Posted: December 18th, 2008 | Author: Manuel Lima | Filed under: Uncategorized | No Comments »
I began compiling a list of relevant resources for Interaction Design Patterns and thought I should share it with you. For those who are not sure what I’m talking about, a design pattern is a formal way of documenting a solution to a design problem in a particular field of expertise. The idea was introduced by the architect Christopher Alexander in his brilliant book A Pattern Language, and it has been adapted by many other disciplines, including Computer Science and Interaction Design. Here’s the list of resources:
Interface/Interaction Design Patterns
Information Design Patterns
As Chaomei Chen states on his book Information Visualization “a taxonomy of Information Visualization is needed so that designers can select appropriate techniques to meet given requirements”. This can start with a detailed selection of key design patterns employed in the field. The list compilled by Christian Behrens is a great step in the right direction.
Posted: December 16th, 2008 | Author: Manuel Lima | Filed under: Uncategorized | 6 Comments »
Graphis Diagrams, published by The Graphis Press in November 1976, is a precious book for anyone interested in Information Design/Visualization. I first saw this book in the school library, while working on my MFA thesis at Parsons School of Design. The first time I opened it, I was mesmerized by the color, layout and originality of some of the works shown on the book, which surveys a vast array of Information Design projects from the 1960/70’s. I tried to look for the book online, just to quickly realize it had run out of print a while back. Some second hand specimens could still be found, but certainly out of reach for a small budget student like me. So it took a bit more than a solid year of post-college work and a move to London to convince myself on purchasing this gem. And the hunger didn’t go away there.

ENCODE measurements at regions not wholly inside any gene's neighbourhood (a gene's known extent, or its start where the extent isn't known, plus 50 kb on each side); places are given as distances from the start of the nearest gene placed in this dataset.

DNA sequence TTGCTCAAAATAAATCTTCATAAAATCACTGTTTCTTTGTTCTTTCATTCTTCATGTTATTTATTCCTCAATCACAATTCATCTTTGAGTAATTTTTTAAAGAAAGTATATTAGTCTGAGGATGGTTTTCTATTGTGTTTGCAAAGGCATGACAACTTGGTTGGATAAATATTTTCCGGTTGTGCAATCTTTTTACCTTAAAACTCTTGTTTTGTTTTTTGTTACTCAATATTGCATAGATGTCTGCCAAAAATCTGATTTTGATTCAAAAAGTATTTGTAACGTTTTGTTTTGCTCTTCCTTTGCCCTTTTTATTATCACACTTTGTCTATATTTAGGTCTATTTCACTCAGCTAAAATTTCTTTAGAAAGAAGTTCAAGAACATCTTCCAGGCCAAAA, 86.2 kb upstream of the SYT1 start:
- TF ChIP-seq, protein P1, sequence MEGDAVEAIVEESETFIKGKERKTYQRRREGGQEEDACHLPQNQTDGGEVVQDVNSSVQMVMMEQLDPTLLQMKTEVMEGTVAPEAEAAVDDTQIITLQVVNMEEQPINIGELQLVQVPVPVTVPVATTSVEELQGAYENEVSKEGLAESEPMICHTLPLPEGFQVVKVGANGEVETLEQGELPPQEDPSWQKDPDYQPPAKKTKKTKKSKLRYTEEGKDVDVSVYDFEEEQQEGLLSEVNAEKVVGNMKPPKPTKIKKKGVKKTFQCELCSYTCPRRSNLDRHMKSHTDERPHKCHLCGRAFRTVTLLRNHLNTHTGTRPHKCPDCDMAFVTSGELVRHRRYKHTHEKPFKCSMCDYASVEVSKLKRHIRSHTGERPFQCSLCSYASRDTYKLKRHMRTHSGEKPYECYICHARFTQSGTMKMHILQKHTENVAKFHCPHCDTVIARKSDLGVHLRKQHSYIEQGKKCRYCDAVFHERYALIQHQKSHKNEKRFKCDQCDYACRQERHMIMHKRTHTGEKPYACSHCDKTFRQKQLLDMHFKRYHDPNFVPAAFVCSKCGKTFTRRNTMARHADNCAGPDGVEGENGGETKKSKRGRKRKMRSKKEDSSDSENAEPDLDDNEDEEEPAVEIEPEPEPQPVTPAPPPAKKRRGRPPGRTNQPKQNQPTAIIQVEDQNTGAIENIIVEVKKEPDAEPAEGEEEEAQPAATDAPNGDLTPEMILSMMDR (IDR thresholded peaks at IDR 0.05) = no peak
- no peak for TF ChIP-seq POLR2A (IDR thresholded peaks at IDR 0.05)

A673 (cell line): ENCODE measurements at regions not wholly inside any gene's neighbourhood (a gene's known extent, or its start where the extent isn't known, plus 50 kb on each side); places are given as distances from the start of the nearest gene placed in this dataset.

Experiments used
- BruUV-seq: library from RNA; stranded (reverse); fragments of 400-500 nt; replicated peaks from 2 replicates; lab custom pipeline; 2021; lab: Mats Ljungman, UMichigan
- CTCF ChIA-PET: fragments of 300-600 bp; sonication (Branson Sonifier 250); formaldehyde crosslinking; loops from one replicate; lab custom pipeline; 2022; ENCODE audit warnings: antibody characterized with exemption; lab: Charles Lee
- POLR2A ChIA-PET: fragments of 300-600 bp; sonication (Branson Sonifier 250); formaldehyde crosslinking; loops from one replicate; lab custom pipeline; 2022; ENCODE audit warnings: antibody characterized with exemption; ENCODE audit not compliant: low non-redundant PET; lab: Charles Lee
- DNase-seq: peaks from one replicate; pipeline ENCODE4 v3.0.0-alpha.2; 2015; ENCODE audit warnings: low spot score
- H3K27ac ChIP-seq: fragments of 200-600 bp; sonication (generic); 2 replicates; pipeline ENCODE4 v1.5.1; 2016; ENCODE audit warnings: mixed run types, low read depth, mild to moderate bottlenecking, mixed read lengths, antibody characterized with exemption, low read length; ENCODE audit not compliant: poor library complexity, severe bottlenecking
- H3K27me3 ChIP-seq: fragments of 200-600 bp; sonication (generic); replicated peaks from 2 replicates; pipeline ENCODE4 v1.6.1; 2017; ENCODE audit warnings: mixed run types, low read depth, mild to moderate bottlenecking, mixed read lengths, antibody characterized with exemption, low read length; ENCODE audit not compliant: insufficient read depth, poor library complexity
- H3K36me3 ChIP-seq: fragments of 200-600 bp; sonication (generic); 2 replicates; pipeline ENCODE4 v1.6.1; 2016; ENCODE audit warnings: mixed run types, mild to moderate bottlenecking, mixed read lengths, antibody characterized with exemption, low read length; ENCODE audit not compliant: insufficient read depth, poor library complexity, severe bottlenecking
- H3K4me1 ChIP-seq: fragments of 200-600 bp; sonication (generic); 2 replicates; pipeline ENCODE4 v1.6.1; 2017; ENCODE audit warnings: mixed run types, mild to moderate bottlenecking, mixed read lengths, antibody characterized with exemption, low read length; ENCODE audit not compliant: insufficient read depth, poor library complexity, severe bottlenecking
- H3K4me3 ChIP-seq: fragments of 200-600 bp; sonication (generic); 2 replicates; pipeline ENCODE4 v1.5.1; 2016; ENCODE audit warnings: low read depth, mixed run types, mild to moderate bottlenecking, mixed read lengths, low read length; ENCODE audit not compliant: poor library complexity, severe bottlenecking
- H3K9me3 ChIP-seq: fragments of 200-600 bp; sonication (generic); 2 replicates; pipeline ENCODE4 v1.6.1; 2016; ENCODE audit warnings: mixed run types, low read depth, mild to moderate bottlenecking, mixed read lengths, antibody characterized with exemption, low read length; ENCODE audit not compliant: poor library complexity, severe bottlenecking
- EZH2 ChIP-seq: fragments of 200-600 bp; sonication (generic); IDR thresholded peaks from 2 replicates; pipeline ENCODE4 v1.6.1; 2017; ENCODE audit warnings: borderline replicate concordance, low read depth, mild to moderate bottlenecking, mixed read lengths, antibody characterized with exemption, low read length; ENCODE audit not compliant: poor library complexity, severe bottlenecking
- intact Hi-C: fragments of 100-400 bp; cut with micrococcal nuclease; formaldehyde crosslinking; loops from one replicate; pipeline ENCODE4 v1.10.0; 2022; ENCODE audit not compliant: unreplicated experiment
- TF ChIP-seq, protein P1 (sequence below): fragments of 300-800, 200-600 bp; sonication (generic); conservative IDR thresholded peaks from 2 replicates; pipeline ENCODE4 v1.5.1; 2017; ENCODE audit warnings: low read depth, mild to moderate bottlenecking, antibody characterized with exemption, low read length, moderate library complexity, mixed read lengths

Semiology of Graphics
In the end of 2007 I gave in to my most expensive book purchase ever - but certainly worth every penny. Semiology of Graphics by Jacques Bertin (Sémiologie Graphique in its original French title) is one of the great classic, yet not so distant, books on Information Design. First published in 1967, this outstanding work provides a comprehensive framework for the analysis and representation of data on paper and it’s one of the most important theoretical landmarks for the field. Mine is a second hand version of the English translation published by the University of Wisconsin Press in January 1984. You can still find a few copies in specialized book dealers, online auctions and even Amazon third-parties.
William Playfair Atlas
The third Information Design gem I recently bought was at a much affordable price, in part due to the great work of Cambridge University Press, which merged arguably the two most significant works of William Playfair, The Commercial and Political Atlas and the Statistical Breviary in one unique and accessible volume. The book is an exact duplication of the original work (from 1786 and 1801 respectively) including many of Playfair’s hand colored charts in full color. It also includes an extensive biography of William Playfair as well as annotations to help place the text into perspective. Anyone working on Statistics or Information Design has an immense debt to the work of William Playfair, who invented some of the most common types of diagrams, some of them still used compulsory nowadays. We owe him the line graph, bar chart, pie chart, circle graph, and an indeniable passion for thinking outside the box when it comes to representing data in alternative ways.
Posted: December 14th, 2008 | Author: Manuel Lima | Filed under: Uncategorized | 2 Comments »
Last Friday I was in the University of Manchester to give a talk on the topic of Network Visualization. I finally got to meet Martin Dodge, who is a lecturer in Human Geography at the School of Environment and Development, and has indirectly contributed to my growing interest in the area of Data Visualization. Martin is the man behind the classic and highly influential Atlas of Cyberspace - a major precursor in this field and a strong influence in the birth of VisualComplexity.com. The Atlas went live in 1997, and although it stopped being updated in 2004, the work has been a remarkable source of inspiration for early explorers in this area. One of the books resulting from the large body of work collected at the site has been recently made available for free in PDF format. All the chapters can now be downloaded here.